For their first task, the US CitySlickers will show us around their towns and cities, documenting their experiences in analogue and telling us stories along the way. Let’s meet Bryn and learn more about New York City!
Name: Bryn Jackson
City: New York
Occupation: Visual Artist and Filmmaker
Like many of the people I know, I am not a New York native, but rather, an immigrant working to make this city my own.
I was born and raised in Indianapolis, Indiana, and for as long as I can remember, I’ve been immersed in the arts. When I was about 10, my parents started enrolling me in classes in painting and sculpture at the Indianapolis Museum of Art to keep me occupied during the summer months. Naturally, my interest extended to photography, and I received my first camera, a Canon AE-1, at the age of 17.
I moved to New York in the fall of 2006 to study Film and Video production and NYU. Having visited the city twice before, I knew well in advance that this is where I need to be. This was also the year when I first happened upon Lomography. I was window shopping in the village when I saw what would become my first Lomography camera : the ever-surprising Diana F+.
Seeking more control over my photos, I eventually purchased an Olympus XA (in addition to an Ultra Wide and Slim, a Pop9, and a number of other fun toys), and my love for analogue photography has since been cemented.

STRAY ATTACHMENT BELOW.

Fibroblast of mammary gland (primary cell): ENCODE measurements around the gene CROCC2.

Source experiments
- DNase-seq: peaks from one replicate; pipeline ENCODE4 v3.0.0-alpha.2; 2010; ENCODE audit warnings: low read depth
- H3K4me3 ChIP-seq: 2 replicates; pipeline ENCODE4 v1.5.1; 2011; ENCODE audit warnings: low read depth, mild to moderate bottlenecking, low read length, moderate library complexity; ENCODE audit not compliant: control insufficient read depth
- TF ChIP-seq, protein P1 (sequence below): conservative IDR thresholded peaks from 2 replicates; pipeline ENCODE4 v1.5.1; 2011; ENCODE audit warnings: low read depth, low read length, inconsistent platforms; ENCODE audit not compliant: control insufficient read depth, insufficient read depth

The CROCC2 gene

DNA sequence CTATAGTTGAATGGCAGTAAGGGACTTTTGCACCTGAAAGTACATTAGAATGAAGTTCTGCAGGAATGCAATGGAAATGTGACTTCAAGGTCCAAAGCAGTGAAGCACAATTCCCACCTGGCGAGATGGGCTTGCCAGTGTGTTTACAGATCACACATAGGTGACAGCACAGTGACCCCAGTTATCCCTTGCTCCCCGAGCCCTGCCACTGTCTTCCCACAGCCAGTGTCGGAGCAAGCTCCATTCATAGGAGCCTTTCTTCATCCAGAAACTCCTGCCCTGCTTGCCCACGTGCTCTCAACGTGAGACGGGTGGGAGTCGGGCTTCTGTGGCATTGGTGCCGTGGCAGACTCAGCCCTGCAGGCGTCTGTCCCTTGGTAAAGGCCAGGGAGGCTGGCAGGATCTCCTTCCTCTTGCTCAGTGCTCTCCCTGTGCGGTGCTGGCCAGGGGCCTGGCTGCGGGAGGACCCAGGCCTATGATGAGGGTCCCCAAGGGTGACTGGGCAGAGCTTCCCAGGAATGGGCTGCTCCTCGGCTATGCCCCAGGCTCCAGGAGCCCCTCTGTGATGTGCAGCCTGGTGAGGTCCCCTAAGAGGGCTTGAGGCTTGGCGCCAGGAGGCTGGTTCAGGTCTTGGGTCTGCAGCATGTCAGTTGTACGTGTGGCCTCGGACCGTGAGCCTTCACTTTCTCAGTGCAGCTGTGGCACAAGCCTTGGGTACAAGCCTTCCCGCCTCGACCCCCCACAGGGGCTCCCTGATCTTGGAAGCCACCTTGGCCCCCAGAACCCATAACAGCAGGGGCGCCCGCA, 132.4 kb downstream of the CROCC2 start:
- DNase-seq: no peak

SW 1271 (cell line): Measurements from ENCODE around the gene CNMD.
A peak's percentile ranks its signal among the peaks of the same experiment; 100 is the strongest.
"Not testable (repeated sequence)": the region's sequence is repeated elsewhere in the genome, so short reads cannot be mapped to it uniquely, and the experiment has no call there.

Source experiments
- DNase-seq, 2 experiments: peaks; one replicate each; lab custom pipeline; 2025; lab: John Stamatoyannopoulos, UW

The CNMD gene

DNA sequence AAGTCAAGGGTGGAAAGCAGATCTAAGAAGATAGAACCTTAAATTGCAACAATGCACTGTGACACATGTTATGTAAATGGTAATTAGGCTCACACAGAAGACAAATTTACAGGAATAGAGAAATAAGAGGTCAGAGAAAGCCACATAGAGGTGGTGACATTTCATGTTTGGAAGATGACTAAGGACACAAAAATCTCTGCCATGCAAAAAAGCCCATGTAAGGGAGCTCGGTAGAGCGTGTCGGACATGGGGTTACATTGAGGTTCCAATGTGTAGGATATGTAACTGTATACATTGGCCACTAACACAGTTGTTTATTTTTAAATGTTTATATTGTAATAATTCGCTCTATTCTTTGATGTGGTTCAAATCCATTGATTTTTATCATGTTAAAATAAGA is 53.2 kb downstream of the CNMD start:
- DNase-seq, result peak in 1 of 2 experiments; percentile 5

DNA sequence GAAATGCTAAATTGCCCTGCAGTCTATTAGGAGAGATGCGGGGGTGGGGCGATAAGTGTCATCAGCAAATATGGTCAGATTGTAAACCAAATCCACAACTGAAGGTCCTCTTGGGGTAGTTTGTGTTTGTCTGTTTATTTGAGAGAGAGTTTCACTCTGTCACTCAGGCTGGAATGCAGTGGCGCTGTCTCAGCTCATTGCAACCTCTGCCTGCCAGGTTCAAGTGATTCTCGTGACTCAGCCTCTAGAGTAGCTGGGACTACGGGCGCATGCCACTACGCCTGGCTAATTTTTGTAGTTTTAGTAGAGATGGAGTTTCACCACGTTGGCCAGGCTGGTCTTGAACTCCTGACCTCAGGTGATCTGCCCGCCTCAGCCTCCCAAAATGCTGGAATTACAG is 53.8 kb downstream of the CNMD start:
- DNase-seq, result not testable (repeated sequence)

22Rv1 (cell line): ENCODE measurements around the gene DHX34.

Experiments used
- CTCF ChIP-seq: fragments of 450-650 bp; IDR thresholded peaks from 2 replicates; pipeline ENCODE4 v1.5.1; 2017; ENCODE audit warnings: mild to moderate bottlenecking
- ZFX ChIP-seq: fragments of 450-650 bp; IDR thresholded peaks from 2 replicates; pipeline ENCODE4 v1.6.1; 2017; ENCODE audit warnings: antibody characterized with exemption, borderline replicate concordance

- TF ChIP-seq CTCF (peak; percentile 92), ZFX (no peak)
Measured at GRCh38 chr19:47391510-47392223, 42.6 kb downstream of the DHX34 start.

Having moved here from the Midwest, I find that my understanding of space in New York is very different from that in Indianapolis. I believe this has a lot to do with the abundance of public transportation and pedestrianism here. In indianapolis, where I drive wherever I need to go, everything is laid out in front of me, whereas here in NYC, space seems to exist in pockets separated by significant periods of time underground in a subway car. Furthermore, with all the tall buildings, one experiences a kind of canyon effect. This leaves a lot of room for unused (or in many cases, unseen) spaces that I find particularly intriguing.
This is a New York I wish to share with you – one that is rarely seen, let alone traversed – and I hope that in reading my articles, you feel encouraged to challenge the boundaries of your own home.